It would be easy to assume that this is a result of a relaxed, straw-in-mouth approach to life by people who like to take it easy. But in fact the notable thing about Peruvians is that they often seem to be in a terrible hurry. People bump into each other rushing out of shops. Waiters and shop assistants are frequently harried and impatient. Inter-city buses speed along winding mountain roads, taking the curves with more haste than is necessary.

For people from other cultures, all this can be bewildering and frustrating. But once expectations are adjusted, "la hora peruana" begsin to grow on those of us who also tend to feel that time is a fluid and slippery beast. The amusingly passive Spanish verb constructions beloved in Latin America, like "se me hizo tarde" ("it got late on me") capture this feeling well.

I do have some sympathy with the Peruvian government's attempt to stigmatise chronic lateness, which is part of their general modernising drive to get the country to shake itself up and learn to solve its own problems. And yes, it's partly about respect for others, acknowledging that other people's time is valuable to them.

At the same time, it would be a less idiosyncratic, colorful society that gave itself entirely up to the mechanistic observances of schedules. To maintain an ambivalent, uneasy relationship with time's measures is, in part, to assert that they're not all that matters. The day Peru marches to the beat of the clock, it will have lost some of its unaccountable charm.

Fortunately, I don't think there's much chance of that happening in the near future.

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Monday, February 19, 2007

Ghost Stories of the Sierra. II: The Mummy Juanita

For any visitor to Arequipa, one of the recommended highlights is a visit to see the famous "Mummy Juanita" in the Catholic University's Museo de Santuarios Andinos, about one block from the Plaza de Armas.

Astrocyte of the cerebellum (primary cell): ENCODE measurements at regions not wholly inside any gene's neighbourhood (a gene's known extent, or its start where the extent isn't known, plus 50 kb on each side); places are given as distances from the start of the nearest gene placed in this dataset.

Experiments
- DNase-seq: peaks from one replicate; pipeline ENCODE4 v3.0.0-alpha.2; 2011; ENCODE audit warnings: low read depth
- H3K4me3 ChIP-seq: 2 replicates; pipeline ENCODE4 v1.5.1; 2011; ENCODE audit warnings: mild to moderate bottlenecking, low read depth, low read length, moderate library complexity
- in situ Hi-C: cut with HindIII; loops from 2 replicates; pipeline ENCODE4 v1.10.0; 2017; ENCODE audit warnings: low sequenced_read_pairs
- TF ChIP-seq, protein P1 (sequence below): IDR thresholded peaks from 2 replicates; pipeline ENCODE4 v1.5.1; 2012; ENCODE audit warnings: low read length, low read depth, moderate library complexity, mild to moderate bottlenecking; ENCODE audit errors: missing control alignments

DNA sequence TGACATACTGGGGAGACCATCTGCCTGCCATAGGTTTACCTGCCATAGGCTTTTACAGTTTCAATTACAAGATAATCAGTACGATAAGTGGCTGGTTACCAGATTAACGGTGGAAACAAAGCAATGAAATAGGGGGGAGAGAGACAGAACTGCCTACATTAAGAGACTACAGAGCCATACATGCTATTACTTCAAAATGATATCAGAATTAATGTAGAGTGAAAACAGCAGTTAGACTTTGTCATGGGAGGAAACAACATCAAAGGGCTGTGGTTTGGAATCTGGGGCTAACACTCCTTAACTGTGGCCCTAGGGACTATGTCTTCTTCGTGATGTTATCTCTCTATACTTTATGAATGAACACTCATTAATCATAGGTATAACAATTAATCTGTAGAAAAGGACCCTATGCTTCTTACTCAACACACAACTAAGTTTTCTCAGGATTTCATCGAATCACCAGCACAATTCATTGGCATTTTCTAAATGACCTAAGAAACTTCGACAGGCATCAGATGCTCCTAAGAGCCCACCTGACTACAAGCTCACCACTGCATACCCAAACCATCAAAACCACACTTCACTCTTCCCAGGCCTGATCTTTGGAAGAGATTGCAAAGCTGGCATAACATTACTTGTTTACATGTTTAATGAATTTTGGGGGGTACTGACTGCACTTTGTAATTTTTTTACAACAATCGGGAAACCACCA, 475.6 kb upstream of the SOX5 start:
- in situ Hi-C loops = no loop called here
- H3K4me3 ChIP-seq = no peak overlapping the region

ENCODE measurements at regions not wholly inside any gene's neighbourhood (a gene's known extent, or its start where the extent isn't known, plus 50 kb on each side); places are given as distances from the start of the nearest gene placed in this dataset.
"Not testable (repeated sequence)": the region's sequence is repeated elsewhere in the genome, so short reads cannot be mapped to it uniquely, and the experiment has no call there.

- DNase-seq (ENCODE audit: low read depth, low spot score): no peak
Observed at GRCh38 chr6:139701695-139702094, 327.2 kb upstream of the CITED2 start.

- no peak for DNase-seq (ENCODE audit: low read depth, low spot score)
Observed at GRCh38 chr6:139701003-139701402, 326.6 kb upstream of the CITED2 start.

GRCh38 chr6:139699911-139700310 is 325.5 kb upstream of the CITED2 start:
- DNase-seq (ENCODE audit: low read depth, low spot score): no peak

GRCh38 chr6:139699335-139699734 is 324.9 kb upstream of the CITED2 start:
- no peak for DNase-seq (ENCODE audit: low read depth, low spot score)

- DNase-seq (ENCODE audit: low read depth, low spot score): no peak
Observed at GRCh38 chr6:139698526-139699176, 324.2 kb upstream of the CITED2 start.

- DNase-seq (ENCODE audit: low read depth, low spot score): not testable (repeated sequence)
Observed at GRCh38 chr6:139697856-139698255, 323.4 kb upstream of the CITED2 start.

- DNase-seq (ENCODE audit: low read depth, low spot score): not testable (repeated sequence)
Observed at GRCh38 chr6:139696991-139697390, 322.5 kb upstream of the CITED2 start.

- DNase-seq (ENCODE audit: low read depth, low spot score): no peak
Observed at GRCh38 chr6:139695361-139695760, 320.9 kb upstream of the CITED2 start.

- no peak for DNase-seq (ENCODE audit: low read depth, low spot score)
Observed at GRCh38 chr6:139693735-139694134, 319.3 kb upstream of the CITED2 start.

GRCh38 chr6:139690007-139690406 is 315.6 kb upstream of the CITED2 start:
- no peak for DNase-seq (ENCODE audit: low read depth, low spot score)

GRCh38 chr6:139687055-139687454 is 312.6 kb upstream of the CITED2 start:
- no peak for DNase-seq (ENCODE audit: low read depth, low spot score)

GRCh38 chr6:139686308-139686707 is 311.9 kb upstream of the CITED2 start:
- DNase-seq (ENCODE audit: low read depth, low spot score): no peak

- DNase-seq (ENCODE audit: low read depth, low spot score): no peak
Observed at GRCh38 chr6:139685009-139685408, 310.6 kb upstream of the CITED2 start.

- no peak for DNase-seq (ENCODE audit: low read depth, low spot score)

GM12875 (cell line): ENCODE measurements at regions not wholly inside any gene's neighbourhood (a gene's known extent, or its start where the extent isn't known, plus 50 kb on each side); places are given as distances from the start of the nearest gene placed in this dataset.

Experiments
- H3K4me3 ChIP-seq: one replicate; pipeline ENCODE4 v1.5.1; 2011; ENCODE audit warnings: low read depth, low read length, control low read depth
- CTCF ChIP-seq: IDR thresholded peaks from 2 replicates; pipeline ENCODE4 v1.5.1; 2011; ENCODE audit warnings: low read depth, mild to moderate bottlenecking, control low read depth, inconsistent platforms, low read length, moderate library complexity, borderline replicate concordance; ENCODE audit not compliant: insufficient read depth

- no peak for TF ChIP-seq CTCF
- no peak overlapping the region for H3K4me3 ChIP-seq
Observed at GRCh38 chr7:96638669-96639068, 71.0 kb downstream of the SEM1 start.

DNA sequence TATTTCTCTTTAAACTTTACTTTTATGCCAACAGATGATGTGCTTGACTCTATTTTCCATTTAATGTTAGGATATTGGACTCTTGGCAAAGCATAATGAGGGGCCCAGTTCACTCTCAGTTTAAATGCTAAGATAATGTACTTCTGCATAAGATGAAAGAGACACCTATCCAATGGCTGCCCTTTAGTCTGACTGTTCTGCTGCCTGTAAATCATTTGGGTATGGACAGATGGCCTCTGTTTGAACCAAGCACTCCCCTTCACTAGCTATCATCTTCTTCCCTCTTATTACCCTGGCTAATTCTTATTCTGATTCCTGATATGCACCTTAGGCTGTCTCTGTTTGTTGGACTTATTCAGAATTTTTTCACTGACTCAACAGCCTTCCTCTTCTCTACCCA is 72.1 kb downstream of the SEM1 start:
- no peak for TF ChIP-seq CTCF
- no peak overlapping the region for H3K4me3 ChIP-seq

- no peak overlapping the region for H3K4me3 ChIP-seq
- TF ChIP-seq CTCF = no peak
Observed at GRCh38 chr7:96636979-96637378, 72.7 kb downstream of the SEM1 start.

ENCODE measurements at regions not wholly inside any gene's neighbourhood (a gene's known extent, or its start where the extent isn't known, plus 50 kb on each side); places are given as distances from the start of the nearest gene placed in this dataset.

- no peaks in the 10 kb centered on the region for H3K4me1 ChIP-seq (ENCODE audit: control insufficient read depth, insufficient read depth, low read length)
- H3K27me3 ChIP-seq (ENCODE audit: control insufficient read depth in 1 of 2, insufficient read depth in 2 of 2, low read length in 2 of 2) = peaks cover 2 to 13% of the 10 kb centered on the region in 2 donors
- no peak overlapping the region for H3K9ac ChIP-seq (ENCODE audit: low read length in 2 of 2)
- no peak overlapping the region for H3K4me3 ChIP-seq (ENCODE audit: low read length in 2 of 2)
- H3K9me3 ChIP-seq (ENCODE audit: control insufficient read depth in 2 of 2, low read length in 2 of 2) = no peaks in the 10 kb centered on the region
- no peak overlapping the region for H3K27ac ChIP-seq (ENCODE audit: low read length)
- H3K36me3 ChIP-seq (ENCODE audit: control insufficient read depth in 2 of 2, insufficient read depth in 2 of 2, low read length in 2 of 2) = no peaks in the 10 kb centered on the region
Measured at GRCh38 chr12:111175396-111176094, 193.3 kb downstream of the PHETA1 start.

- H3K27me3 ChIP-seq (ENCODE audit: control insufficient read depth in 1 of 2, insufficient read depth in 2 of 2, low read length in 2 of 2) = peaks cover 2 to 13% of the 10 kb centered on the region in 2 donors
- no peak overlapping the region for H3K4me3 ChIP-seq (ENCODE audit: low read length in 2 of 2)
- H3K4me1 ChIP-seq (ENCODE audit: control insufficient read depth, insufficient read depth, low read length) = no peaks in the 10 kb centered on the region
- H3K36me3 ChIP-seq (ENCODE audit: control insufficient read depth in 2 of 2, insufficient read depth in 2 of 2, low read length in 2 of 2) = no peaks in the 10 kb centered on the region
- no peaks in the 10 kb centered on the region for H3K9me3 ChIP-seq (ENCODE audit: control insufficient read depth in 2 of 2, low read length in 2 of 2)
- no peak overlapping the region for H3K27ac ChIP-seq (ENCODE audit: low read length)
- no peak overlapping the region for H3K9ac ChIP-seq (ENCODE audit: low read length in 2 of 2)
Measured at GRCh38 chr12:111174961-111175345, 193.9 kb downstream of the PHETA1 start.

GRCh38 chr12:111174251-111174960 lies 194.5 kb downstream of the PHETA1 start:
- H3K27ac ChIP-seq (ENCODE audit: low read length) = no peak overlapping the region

In a temperature-controlled glass case, huddled in richly decorated Incan rugs, Juanita stares out at the visiting tourists. Her skin is showing the effects of 500 years without moisturiser. Her long hair has split ends, and time hasn't been kind to her gums. But she's recognizably, remarkably, the fourteen year-old girl of royal blood who was sacrificed on the icy summit of 6,300 metre Nevado Ampato, five centuries ago.

Juanita was discovered in 1995, when ash and smoke erupting from neighbouring volcano Sabancaya melted part of the ice cap on Ampato, and the seismic activity shook apart her snowy tomb.

The mountain guide who discovered Juanita, along with American archeologist Johann Reinhard, was Mickey Zarate. Though you won't hear anything about him when you watch the National Geographic video that they show at the museum; Reinhard's is the only name mentioned.

These days Mickey has a little hole-in-the-wall office on the calle Santa Catalina - directly opposite Incaventura's office, and next door to Blanca's internet cafe. He's still a mountain guide, but has been completely overshadowed in the business by his brother Carlos, who occupies an entire courtyard a couple of blocks further down Santa Catalina, with a shiny 4WD often parked in the interior.

Mickey is often to be found drowning his sorrows, lamenting his problems with women. He's bitter about the lack of recognition he received in relation to the discovery, and is keen to tell his story to anyone who'll listen.

He had an article written which tells his version of events leading up to the discovery of Juanita
Last time I was in Arequipa he showed me an English translation. He wanted me to check and see if it was alright. There wasn't time on that trip, but when I got back to Arequipa recently Mickey was still waving the translation around, and this time I had a chance to take a look. The translation he'd had done was indeed deeply flawed, so I redid it for him.